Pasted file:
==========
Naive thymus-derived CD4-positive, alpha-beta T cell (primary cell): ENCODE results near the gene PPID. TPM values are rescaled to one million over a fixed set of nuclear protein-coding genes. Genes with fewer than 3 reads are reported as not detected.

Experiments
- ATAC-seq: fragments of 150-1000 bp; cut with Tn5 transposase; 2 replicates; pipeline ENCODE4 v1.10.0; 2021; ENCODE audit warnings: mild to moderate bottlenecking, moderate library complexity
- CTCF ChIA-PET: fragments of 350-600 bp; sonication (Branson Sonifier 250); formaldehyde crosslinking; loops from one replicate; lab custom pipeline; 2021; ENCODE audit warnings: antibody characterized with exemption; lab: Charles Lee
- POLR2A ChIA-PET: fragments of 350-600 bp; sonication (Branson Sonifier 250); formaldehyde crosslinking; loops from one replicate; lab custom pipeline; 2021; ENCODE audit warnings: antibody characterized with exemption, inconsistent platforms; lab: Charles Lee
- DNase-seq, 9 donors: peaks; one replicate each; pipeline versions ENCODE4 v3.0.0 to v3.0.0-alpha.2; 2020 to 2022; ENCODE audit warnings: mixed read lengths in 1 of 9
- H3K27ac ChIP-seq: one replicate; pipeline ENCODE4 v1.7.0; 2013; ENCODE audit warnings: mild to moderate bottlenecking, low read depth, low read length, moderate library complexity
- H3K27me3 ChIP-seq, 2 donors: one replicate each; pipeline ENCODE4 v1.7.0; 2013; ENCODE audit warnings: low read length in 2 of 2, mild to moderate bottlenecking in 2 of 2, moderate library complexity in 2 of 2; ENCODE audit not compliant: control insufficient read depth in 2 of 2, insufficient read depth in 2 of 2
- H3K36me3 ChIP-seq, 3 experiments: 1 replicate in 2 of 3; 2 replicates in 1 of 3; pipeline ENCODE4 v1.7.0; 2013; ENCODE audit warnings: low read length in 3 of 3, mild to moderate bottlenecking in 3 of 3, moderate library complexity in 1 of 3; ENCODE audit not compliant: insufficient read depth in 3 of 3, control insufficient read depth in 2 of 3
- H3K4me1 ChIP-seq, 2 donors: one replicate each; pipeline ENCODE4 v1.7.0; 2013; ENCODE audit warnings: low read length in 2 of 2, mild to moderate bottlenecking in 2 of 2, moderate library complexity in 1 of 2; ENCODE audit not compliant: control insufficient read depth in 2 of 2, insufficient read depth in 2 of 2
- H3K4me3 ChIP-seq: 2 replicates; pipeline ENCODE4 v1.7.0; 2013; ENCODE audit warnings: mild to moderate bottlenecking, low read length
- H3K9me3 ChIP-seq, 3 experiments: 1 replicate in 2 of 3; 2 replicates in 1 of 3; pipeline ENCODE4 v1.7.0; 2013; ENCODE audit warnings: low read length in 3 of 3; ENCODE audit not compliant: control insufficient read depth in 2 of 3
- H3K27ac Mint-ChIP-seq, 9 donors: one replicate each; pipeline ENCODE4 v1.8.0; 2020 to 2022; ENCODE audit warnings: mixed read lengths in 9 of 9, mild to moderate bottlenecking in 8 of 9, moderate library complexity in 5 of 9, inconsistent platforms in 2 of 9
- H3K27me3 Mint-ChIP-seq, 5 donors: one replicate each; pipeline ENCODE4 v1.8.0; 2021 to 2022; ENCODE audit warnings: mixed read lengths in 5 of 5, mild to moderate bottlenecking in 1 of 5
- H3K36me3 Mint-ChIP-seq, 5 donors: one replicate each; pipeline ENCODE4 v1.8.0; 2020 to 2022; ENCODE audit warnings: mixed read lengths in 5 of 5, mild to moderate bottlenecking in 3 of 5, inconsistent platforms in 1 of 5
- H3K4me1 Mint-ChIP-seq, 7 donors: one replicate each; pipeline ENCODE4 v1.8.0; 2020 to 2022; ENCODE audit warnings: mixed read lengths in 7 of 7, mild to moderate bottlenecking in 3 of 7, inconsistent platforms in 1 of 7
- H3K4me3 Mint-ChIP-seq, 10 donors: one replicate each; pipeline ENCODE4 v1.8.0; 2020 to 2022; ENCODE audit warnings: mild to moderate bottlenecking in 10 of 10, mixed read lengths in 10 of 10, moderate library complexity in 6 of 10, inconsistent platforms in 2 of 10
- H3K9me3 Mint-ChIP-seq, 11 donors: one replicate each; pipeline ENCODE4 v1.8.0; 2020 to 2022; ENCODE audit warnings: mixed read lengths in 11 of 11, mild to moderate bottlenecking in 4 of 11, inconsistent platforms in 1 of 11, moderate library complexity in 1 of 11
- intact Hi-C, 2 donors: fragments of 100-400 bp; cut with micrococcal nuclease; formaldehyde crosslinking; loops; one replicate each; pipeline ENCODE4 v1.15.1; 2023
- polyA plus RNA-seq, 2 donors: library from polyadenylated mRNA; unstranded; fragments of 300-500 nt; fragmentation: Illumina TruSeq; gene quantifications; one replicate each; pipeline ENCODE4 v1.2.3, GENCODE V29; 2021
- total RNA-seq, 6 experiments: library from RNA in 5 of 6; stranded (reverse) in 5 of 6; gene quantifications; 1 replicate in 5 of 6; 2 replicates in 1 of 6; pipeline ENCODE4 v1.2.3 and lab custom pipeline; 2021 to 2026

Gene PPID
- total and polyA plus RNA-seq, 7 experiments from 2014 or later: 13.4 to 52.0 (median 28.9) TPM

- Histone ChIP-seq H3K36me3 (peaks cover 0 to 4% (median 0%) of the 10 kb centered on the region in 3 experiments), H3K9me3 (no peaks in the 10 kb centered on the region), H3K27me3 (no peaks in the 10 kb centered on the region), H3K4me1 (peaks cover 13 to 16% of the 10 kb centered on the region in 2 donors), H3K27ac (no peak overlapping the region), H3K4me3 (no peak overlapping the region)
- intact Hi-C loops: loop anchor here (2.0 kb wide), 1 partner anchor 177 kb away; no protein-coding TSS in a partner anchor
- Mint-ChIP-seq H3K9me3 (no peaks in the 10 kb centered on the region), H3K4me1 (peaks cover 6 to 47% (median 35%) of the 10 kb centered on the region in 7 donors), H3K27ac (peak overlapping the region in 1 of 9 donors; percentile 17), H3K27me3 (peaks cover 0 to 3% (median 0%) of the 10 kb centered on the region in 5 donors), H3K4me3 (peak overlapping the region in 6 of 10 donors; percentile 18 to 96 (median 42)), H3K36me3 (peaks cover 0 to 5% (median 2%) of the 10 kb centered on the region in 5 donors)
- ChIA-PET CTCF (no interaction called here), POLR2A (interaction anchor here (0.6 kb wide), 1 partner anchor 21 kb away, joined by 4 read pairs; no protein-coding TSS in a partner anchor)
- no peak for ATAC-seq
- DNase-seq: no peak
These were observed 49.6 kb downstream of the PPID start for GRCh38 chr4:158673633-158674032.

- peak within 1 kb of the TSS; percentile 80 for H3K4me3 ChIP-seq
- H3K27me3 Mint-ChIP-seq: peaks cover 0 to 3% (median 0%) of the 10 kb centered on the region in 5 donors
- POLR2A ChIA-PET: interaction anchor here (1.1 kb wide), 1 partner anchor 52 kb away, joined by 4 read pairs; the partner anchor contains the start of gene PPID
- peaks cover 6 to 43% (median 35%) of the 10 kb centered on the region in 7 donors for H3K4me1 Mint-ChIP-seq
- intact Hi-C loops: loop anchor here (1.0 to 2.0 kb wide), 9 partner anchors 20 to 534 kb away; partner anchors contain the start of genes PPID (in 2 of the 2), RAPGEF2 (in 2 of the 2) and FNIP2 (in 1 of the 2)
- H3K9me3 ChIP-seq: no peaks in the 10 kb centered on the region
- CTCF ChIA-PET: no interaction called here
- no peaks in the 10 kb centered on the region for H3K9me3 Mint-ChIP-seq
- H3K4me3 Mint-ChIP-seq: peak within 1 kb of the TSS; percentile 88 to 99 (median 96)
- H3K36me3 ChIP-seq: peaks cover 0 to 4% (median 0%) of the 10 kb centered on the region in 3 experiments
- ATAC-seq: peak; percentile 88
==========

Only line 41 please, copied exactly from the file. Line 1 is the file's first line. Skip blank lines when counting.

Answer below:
- ATAC-seq: peak; percentile 88